[Something to keep in mind the next time John Kass uses the term "porkulus."]
In fact, the incredible budgetary decline that took place under President Bush is responsible for far more of our current deficit troubles than any new initiative taken under President Obama. More than 50 percent of 2009’s huge deficit can be directly attributed to policies enacted by the previous administration, and that is not counting the 20 percent that was due to the economic disaster that began and gathered its momentum on President Bush’s watch. President Obama’s efforts to rescue the economy, on the other hand, are responsible for only 16 percent. Much more importantly, the long-term fiscal damage done by the Bush administration absolutely dwarfs any lasting effects of the temporary economic recovery measures taken under President Obama. The Bush-era tax cuts alone will add more than $5 trillion to the budget deficit over the next 10 years.
I’m not sure who the White House thinks it can fool but the last paragraph makes clear that there is no long-term thinking in this public policy. If you want to go long-term and substantive on deficit reduction, you have to address military spending, Social Security, Medicare, and Medicaid. Everyone knows that.
It's also evidence of the White House's failure to win the argument over the stimulus. The administration is smart enough to refuse specifically tying the freeze to the recession. But the freeze is entirely a function of voter concerns over the recession. And the fact that those voters think the right response is to cut government spending is evidence that the administration has not convinced them of the basic case for the stimulus, or persuasively explained the basic nature of the recession.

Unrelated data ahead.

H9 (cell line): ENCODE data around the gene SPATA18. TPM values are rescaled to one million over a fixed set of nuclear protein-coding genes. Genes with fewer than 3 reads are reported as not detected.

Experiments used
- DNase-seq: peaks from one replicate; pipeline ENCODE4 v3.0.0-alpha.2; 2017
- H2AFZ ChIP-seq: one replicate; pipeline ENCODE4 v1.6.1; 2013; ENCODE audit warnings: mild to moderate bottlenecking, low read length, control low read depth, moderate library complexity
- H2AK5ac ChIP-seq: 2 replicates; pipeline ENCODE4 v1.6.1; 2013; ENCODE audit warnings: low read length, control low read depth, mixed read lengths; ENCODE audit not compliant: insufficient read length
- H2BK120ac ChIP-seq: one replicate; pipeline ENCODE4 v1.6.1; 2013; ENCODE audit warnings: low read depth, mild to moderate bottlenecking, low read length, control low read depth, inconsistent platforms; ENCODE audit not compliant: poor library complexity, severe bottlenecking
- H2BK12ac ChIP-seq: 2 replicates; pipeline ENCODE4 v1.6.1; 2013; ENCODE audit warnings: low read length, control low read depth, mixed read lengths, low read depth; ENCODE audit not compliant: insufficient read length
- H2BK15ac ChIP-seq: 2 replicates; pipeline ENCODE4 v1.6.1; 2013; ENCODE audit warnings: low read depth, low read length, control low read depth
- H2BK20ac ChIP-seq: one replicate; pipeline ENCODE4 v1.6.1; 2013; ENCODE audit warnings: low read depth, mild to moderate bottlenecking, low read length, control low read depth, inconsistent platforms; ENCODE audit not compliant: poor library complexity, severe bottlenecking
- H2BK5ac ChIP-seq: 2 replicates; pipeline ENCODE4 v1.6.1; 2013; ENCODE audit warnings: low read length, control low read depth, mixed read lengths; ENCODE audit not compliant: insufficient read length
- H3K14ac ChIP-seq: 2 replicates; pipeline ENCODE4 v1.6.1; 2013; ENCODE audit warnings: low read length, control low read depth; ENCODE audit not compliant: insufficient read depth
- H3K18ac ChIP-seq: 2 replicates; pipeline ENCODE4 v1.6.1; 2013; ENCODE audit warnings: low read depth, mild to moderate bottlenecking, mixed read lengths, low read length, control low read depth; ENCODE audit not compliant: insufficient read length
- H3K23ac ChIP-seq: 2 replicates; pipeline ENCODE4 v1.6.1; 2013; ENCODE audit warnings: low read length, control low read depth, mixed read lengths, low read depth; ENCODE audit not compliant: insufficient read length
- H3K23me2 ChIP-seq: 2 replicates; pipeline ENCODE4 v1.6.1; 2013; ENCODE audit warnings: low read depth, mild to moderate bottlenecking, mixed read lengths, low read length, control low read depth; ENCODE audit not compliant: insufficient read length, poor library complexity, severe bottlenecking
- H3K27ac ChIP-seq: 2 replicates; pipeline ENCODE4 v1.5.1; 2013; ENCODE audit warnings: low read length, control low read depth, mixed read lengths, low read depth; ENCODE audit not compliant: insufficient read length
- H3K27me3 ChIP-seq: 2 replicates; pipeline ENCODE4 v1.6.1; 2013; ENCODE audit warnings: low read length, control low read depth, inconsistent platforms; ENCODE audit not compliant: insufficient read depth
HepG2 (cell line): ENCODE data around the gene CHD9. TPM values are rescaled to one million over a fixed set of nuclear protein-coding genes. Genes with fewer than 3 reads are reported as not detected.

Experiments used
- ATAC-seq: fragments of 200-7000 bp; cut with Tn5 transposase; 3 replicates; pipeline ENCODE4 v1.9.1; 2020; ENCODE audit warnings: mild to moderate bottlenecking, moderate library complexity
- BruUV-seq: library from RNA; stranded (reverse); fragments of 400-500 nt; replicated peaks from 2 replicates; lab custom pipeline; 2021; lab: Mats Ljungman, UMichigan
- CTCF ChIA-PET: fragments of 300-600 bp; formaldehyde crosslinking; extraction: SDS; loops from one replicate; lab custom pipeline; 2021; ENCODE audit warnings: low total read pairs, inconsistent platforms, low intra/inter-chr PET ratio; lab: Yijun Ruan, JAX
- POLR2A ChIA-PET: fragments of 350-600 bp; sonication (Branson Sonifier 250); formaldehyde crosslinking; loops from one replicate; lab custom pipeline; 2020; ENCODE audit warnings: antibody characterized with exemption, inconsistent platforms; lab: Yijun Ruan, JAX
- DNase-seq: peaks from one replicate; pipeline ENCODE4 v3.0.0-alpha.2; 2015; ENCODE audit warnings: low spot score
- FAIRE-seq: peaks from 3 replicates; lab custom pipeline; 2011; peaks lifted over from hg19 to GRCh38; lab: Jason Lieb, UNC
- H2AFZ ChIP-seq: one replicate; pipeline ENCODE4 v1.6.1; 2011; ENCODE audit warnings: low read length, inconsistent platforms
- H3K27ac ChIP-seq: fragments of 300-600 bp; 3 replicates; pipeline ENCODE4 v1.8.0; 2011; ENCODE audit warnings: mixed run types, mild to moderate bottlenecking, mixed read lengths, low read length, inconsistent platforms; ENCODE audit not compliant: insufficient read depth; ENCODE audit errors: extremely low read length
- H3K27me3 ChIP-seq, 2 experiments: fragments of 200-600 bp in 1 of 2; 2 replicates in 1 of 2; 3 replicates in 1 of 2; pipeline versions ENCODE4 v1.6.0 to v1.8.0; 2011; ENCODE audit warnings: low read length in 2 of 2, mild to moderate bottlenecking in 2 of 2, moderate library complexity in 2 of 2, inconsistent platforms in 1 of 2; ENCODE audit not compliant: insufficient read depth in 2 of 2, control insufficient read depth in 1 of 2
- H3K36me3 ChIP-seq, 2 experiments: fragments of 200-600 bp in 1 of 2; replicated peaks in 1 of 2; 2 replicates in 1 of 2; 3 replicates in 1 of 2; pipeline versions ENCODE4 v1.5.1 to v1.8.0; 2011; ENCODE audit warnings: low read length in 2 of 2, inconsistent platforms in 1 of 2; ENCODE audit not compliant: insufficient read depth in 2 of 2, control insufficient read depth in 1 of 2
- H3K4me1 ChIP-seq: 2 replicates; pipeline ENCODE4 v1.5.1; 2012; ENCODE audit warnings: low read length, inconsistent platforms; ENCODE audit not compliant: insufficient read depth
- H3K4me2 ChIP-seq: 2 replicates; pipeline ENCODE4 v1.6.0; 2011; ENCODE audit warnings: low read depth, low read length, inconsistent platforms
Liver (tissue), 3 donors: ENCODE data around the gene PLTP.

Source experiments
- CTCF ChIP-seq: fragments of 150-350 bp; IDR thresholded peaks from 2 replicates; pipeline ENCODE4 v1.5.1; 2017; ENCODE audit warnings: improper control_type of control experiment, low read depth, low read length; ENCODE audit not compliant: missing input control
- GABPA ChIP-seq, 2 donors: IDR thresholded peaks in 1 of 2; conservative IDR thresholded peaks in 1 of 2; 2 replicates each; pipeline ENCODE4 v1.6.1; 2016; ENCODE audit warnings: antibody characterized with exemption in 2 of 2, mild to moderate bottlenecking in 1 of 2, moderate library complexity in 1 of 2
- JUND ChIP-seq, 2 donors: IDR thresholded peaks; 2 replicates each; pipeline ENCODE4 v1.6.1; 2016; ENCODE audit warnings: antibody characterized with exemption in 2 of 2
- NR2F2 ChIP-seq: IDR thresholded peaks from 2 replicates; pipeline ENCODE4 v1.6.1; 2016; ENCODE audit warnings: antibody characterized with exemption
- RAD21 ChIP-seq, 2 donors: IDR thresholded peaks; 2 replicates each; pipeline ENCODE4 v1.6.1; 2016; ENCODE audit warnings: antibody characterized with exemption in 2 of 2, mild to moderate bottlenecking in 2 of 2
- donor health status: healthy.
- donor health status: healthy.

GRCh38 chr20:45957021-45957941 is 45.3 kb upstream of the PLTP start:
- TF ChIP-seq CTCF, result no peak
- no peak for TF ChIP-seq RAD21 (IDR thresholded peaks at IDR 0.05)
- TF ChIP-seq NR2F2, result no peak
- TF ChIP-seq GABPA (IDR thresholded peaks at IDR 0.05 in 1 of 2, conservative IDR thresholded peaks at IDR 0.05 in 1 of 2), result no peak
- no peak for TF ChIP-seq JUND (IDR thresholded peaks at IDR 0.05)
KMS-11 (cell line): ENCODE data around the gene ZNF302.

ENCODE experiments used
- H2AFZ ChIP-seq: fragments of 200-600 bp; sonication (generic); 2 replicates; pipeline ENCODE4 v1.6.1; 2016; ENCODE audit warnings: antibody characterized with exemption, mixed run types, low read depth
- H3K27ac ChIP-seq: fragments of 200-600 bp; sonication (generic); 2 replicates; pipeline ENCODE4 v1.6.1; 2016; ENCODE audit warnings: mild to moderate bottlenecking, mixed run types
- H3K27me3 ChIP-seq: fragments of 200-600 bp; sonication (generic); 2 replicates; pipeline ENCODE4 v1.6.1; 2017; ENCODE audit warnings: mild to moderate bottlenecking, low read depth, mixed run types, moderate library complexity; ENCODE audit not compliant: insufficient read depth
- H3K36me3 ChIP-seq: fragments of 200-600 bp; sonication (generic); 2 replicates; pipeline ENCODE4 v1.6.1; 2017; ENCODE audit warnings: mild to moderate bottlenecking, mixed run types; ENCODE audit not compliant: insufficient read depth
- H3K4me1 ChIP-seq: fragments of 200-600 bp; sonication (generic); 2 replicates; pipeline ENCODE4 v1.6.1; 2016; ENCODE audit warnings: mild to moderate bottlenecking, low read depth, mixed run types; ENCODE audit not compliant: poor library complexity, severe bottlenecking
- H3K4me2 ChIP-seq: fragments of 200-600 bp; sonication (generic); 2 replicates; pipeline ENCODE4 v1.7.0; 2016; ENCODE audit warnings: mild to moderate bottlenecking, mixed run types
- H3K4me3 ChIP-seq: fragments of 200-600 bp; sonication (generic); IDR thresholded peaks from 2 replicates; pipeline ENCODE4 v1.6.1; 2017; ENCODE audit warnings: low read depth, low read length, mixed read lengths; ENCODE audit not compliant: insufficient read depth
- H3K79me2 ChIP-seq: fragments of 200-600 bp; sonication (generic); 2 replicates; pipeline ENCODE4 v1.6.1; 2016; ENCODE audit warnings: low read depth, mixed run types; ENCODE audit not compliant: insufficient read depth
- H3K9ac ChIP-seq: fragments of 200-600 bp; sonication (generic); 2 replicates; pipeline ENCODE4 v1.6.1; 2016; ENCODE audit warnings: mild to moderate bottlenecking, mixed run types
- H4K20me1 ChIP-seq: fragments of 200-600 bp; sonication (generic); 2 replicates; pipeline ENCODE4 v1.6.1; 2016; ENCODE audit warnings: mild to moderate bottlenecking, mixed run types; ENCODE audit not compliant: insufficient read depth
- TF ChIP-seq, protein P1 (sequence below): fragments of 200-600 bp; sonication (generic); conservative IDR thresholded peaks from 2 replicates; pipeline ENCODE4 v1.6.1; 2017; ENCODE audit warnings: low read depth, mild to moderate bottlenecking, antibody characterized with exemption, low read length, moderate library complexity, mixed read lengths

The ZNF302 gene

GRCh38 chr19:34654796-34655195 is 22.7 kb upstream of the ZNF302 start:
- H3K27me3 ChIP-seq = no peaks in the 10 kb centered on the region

What we have here is a failure to communicate.
Well, yes. But the audience that they're trying to communicate to with this proposal - fake-ass deficit hawks (in Linden's term, "peacocks") like the editorial boards of the Washington Post and the Chicago Tribune - cannot, at this point, be communicated to. How do you try to sell a responsible budget plan to people who are so willfully ignorant of history that they think the president who turned the US from a creditor to a debtor nation is a model for responsible governance specifically with regards to the deficit? I've tried: it's very hard to be more wrong than that. As Chris Hayes argues, why encourage their ignorance?
The freeze (here's why that term in particular is a bad idea in and of itself) doesn't seem like it will amount to much, at first glance. And it may not amount to that much of the SOTU address. What will be interesting to see is if Obama is willing to take whatever theoretical leverage this ploy is supposed to give them with the country's ignorant pundit class and use it to push actual containment strategies towards actual runaway spending (see Linden above) like health care reform.
If not, God help us.